Senate President: Cut speaking time
By ANDRE BAGOO Tuesday, August 6 2013
click on pic to zoom in
Senate President Timothy Hamel-Smith....
PRESIDENT of the Senate, Timothy Hamel-Smith, yesterday called for MPs to have less speaking time during Parliament debates in order to reduce the Parliament’s long sitting hours, a problem which he says contributes to the making of bad law, such as the infamous Section 34.
Hamel-Smith said senators should be able to make whatever points they have in a given debate in 20 minutes.
“We need to reduce the time a person is allowed to speak,” he suggested. “A person should be able to make his point in 20 minutes. Thirty minutes is really the maximum people should be allowed.” Currently, senators have a total of 45 minutes speaking time, while MP s have 75 minutes.
The Senate President, who has submitted a 41-page paper to the ongoing Constitutional Reform Committee on a wide range of issues, including Parliament report, welcomed President Anthony Carmona’s call last week Friday for MPs to sit from 8 am in order to boost productivity. But he warned that the issue was really the length of time MPs speak during debate, as well as the need to have MPs function full-time as opposed to part-time.
Hamel-Smith said too often too much time is spent during debates talking about irrelevant matters while the actual scrutiny of legislation during the committee stage is rushed.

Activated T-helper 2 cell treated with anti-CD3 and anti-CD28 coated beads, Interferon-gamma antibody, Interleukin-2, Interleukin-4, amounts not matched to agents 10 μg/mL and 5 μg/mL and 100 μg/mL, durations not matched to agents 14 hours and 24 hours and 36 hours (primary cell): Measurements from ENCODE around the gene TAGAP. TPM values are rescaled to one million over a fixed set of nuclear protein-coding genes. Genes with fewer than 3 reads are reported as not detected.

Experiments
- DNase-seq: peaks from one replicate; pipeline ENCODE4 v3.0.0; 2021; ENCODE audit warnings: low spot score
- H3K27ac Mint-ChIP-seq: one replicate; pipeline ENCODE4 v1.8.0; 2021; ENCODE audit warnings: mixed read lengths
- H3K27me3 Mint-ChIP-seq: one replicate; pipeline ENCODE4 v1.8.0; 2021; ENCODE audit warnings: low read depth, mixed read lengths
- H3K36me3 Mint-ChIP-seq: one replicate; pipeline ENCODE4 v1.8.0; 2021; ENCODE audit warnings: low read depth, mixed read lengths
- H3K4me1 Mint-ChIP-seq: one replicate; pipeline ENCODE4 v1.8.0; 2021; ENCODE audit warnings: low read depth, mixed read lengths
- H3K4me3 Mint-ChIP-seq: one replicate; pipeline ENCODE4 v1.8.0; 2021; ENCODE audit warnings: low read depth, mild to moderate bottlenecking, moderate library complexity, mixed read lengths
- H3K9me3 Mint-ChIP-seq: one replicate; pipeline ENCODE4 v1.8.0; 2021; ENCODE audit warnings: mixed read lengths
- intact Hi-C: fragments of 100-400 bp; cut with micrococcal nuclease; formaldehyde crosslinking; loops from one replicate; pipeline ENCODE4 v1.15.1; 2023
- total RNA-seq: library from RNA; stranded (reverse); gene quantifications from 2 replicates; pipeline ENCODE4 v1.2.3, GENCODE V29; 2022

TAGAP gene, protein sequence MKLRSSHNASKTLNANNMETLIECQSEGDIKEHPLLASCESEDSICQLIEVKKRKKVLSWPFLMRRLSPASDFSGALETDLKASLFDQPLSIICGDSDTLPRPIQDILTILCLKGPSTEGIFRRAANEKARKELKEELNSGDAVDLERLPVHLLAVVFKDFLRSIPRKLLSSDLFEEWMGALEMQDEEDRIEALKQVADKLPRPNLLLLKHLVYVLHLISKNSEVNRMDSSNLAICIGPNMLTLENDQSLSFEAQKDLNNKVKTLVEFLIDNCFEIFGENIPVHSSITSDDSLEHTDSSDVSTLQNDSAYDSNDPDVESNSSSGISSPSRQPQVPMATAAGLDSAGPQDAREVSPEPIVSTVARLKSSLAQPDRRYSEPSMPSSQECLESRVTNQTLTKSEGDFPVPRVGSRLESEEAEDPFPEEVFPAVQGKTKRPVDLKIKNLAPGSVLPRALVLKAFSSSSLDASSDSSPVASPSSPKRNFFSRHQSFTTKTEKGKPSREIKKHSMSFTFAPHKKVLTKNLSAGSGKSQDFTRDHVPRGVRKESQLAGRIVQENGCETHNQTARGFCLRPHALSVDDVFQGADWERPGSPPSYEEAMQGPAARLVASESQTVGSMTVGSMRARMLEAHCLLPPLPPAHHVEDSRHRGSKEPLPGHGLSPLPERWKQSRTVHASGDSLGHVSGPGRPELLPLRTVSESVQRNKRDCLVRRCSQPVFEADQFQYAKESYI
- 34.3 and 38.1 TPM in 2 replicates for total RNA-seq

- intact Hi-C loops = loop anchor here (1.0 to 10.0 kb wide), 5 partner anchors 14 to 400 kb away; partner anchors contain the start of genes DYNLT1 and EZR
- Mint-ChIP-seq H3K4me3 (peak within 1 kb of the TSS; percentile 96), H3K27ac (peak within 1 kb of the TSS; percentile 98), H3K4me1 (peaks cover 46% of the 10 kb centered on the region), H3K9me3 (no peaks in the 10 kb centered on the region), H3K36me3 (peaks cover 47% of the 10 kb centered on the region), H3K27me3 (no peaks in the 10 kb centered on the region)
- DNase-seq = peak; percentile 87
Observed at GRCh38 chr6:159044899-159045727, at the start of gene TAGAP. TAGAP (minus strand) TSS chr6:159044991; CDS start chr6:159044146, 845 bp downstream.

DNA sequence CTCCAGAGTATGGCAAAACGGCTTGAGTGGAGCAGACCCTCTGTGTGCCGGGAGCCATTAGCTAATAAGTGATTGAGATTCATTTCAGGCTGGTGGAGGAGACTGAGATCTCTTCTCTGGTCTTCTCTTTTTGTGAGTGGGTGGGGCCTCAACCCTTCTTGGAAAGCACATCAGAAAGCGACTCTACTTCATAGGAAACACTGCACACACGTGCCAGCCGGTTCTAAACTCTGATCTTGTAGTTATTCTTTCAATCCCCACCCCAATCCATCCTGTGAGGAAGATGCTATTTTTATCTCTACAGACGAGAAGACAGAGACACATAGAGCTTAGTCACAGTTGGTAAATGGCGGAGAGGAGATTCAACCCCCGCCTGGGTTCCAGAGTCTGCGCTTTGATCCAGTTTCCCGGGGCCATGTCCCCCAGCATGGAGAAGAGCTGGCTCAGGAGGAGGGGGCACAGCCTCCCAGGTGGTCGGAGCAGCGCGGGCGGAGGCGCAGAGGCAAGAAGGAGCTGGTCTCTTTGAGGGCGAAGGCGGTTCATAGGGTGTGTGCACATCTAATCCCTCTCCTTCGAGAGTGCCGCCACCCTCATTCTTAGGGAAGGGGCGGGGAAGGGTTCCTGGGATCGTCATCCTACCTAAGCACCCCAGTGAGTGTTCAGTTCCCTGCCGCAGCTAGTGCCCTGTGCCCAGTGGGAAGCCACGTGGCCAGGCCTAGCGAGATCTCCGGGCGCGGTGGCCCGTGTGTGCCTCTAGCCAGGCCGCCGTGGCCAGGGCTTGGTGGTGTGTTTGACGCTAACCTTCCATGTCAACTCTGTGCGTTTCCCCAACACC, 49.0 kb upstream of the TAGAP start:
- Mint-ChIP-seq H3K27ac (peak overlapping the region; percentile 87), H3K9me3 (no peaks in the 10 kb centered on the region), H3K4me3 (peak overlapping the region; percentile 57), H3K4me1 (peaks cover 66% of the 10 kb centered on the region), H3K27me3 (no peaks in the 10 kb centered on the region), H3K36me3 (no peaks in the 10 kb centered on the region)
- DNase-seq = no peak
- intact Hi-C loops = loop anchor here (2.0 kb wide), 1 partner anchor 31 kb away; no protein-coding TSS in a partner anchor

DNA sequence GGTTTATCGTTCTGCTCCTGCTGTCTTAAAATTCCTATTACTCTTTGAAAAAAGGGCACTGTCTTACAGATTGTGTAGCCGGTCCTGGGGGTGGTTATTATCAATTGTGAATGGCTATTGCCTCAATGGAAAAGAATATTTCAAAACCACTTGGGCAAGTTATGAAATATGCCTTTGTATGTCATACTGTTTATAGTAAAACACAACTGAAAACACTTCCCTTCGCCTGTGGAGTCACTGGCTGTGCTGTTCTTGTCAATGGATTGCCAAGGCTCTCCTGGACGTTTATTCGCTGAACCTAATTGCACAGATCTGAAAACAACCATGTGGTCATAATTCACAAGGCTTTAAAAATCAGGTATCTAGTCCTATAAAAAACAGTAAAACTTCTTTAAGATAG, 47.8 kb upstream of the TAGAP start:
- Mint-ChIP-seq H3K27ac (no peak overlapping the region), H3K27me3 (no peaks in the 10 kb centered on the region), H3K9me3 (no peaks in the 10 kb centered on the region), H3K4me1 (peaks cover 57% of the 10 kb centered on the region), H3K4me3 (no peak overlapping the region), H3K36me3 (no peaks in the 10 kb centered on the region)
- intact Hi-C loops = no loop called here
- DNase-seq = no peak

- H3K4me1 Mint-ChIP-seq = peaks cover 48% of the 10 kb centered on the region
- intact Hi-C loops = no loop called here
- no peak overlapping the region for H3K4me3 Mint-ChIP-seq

“Most of the time is taken up in the debate — where often there is no true debate — and there is no time for the committee stage,” Hamel-Smith said.
The Senate President said long hours mean legislators are less alert, and this results in “bad law” such as the infamous Section 34 — which was approved by Government, Opposition and Independent Senators after a 12-hour debate, which had itself been a continuation of previous days of debate.
“During the Section 34 debate the sitting had been ongoing since 10.30 am and people’s minds were fuzzy as it had been twelve hours,” Hamel-Smith said. “The length of the sitting itself certainly does not support the making of good law because after 12 hours you could not possibly have the same degree of alertness as you did at the start.”
Hamel-Smith said the deeper issue behind the question of whether there should be an 8 am start-time for Parliament is the question of making MPs full-time: dependent solely on their roles for income.
“The truth about it is the Parliament as it was first devised, was seen as a part-time people who were willing to serve,” he said. “A lot of lawyers are Parliamentarians. That is why, historically, sittings started off at about 1.30 pm.” He noted a UNDP consultant has recommended MPs be made full-time.
“Frankly, I think the President is right. It is time for the Salaries Review Commission to recognise that the post is full-time. Until that happens, Parliament will never grow up to what it is supposed to be.”
In his 41-page submission to the Constitutional Reform Commission (CRC), submitted in June, Hamel-Smith wrote, “Membership of Parliament has to be treated as a full time professional occupation and members must be compensated as such, understanding that there ought to be a discount against comparable roles and responsibilities in the Private Sector due to the public service nature, and role of Parliamentarians.”